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Rabbinic Evaluation Guidelines: Companion Suggestions to the Rabbi-Congregational Relationship Report Published by the Reconstructionist Movement

The following material comes from Part III of the Rabbi/Congregational Relationhsip report and from JRF's Sacred Trust Resource Book (section F- Lay/Staff Relations)

  1. An evaluation committee of 4 to 5 people should be formed. These should be veteran members, people who are seen as fair-minded and without any kind of axe to grind. Although the rabbi shouldn't name the committee, s/he should have input if s/he feels strongly that someone is not appropriate for the committee.
  2. The committee should look carefully at the rabbi's job description. The rabbi's job responsibilities should be ranked in terms of priority, and this prioritization should inform the rest of the process (that is, you don't want to spend most of the committee's time reviewing aspects of the rabbi's job that are not considered much of a priority).
  3. From this, they should decide which were the committees that the rabbi interacted with most. (Education, ritual and executive are usually good places to start.) The Evaluation Committee should speak to the chairs of each of these committees. The essential question is the rabbi's contributions vis-à-vis the goals of the committee. The basic questions to be addressed are:
    1. What were the goals of the committee coming into this year?
    2. What was the rabbi's contribution to those goals supposed to be?
    3. How effectively did the rabbi help the committee to fulfill those goals?
    4. Example of an objective question: Did the rabbi teach the four adult education classes that were in the job description?
    5. Example of subjective question: How well did the rabbi teach the courses?
    6. The experience of working with the rabbi. For instance: was the rabbi on time to the meetings? Did s/he work cooperatively with the committee members? etc. NOTE: It should be understood that this is limited to those aspects of the rabbi's job description that intersect with the work of the committee, and is not an ad hoc evaluation of the rabbi's total job by each committee or each committee chair.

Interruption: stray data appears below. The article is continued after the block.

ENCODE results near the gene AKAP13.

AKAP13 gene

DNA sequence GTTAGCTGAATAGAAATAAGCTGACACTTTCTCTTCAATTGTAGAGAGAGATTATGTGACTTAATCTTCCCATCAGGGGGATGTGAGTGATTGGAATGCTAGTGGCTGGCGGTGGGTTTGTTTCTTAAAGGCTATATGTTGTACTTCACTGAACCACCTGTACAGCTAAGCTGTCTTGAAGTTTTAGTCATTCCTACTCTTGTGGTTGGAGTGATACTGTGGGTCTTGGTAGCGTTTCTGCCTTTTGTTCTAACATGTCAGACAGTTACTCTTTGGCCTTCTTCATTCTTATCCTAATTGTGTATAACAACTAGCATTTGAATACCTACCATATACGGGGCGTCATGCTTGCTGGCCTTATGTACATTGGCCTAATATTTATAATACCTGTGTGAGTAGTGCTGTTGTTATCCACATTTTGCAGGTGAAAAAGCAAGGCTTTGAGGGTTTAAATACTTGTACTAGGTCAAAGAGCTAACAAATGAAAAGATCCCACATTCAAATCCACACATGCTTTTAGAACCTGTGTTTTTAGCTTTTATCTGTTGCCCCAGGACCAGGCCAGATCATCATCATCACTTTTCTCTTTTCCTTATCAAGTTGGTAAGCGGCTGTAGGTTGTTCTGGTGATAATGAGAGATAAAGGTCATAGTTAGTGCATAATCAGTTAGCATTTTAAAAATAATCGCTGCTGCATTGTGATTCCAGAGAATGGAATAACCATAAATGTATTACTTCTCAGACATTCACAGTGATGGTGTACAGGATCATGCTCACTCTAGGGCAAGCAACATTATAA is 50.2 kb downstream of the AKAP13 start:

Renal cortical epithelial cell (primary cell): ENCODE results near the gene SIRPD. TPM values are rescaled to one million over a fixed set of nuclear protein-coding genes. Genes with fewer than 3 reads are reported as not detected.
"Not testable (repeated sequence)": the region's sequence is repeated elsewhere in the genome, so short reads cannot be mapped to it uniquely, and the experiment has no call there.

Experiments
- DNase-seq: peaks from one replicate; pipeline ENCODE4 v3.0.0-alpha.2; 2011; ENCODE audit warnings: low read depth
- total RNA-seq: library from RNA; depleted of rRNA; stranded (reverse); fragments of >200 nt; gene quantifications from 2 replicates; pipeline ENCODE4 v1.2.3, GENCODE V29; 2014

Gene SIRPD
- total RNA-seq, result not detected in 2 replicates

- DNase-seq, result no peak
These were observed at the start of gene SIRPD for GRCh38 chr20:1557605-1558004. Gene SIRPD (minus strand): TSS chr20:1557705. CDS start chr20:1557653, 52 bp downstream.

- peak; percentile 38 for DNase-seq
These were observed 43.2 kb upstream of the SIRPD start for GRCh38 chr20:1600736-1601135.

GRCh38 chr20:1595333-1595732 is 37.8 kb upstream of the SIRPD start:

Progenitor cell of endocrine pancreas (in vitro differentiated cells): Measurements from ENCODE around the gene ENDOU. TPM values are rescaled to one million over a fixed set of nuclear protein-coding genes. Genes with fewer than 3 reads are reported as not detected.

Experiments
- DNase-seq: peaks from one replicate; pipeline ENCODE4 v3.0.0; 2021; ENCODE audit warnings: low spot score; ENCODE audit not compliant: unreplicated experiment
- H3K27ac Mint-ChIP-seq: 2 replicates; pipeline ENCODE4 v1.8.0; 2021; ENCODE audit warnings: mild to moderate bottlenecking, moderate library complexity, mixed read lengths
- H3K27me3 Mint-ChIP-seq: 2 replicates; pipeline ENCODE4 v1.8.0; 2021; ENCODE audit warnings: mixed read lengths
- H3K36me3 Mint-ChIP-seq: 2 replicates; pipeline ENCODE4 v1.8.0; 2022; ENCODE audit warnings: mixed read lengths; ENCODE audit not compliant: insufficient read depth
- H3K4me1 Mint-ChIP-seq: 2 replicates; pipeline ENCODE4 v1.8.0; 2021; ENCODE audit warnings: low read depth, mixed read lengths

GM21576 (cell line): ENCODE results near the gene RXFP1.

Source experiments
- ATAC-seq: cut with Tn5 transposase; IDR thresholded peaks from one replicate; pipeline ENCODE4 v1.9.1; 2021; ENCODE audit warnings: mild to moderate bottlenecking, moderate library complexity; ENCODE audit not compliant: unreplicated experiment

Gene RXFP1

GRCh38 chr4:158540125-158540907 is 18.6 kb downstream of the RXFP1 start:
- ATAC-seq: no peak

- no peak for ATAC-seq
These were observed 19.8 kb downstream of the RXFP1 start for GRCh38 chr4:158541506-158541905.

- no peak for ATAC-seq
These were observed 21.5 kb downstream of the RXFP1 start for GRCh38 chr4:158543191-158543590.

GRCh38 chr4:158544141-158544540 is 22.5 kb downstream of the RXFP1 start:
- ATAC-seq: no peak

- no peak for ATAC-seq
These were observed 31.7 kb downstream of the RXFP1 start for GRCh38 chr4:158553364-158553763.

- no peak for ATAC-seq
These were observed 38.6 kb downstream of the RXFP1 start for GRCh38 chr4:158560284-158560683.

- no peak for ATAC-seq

4. In addition, and as part of making this a mutual evaluation, it is worthwhile for the committee to take this opportunity to reassess its goals for the coming year.
  5. The Evaluation Committee should choose a sampling of people who have had pastoral interactions with the Rabbi (e.g. a wedding, funeral, or hospital stay) over the year and speak with them about their interactions with the rabbi. You can do the same thing with a selected number of people from the rabbi's other responsibilities, notably a couple of regular attendees at services.

    (You will notice that the interviews are targeted, a couple of people from each constituency, the idea being that a representative sampling of people is interviewed about interactions with the rabbi and his work. In this model, people are only speaking about their particular area of experience or expertise, and are not asked about the whole range of the rabbi's responsibilities, which they may not know about. In addition, we have determined that too wide a sampling can undermine the rabbi's place in the congregation.)

  6. The Committee puts together a preliminary report, which it shares with the rabbi. The rabbi is given the opportunity to comment on any areas that s/he may feel necessary.
  7. The Committee will then submit a final report, incorporating that rabbi's comments, to the board. Using the report, the board and the committee will draw up a new list of goals for the rabbi for the upcoming year, as well as any steps of strategies to that will support and sustain the rabbi-congregation relationship.


Important notes:

  • The rabbi's evaluation is confidential. The goals for the coming year can be published.
  • In addition to the committees' self-evaluation, it is useful for the board as a whole to take this opportunity to look at the work it's been doing, in terms of the goals it has set for itself previously and how it is or is not meeting those goals, and updating the goals for the coming year.
  • This process should take no longer than 4-6 weeks total. Any longer can undermine the relationship between the rabbi and the congregation and some or many of the individuals involved in the process.
  • The end of the program year/summer is the best time to do this, but not at the same time as contract negotiations.
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